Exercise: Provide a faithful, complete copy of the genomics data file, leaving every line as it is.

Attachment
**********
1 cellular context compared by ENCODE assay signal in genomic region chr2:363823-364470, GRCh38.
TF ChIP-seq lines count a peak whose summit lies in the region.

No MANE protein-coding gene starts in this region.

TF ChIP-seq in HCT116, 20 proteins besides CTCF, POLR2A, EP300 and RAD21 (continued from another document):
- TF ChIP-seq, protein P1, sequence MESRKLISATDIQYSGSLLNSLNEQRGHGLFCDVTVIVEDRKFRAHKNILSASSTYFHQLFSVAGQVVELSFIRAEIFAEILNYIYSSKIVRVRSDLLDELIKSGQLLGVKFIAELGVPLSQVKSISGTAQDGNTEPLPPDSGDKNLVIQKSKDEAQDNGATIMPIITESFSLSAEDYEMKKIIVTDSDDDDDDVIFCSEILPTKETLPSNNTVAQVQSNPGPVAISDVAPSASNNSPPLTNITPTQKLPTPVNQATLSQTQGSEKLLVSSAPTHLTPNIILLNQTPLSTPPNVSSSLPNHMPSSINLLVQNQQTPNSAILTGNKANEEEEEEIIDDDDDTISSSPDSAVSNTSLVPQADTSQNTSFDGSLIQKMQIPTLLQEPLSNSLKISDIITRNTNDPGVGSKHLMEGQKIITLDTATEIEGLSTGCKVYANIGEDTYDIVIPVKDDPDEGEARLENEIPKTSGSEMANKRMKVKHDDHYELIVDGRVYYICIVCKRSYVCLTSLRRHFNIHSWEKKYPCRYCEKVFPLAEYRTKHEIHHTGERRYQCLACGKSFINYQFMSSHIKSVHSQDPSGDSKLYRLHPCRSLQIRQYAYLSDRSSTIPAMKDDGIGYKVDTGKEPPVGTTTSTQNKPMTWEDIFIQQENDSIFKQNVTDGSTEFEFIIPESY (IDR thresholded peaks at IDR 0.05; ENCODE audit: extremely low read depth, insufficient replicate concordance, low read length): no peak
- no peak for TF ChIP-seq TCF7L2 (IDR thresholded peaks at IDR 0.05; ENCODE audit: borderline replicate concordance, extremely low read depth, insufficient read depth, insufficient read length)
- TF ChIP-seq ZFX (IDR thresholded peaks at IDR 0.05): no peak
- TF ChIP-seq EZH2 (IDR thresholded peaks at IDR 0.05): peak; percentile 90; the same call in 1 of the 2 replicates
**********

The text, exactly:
1 cellular context compared by ENCODE assay signal in genomic region chr2:363823-364470, GRCh38.
TF ChIP-seq lines count a peak whose summit lies in the region.

No MANE protein-coding gene starts in this region.

TF ChIP-seq in HCT116, 20 proteins besides CTCF, POLR2A, EP300 and RAD21 (continued from another document):
- TF ChIP-seq, protein P1, sequence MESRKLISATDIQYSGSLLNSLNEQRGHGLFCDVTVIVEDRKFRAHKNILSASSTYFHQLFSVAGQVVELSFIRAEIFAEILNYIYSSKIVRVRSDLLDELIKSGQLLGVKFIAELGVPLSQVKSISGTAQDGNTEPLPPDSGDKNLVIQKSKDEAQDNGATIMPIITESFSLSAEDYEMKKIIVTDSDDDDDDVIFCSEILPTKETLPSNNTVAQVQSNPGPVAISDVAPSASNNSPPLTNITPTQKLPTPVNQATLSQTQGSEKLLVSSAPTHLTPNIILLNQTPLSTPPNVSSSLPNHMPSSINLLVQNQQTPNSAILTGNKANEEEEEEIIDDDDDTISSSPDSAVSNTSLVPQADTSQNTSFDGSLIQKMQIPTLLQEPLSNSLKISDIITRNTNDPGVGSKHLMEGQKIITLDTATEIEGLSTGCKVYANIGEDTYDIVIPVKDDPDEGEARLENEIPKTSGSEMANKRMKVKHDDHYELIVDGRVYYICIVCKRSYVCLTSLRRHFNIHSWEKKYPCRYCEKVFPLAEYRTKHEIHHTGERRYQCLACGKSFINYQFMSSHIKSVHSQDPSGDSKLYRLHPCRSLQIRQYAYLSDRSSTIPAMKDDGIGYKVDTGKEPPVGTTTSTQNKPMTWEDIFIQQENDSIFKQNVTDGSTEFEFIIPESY (IDR thresholded peaks at IDR 0.05; ENCODE audit: extremely low read depth, insufficient replicate concordance, low read length): no peak
- no peak for TF ChIP-seq TCF7L2 (IDR thresholded peaks at IDR 0.05; ENCODE audit: borderline replicate concordance, extremely low read depth, insufficient read depth, insufficient read length)
- TF ChIP-seq ZFX (IDR thresholded peaks at IDR 0.05): no peak
- TF ChIP-seq EZH2 (IDR thresholded peaks at IDR 0.05): peak; percentile 90; the same call in 1 of the 2 replicates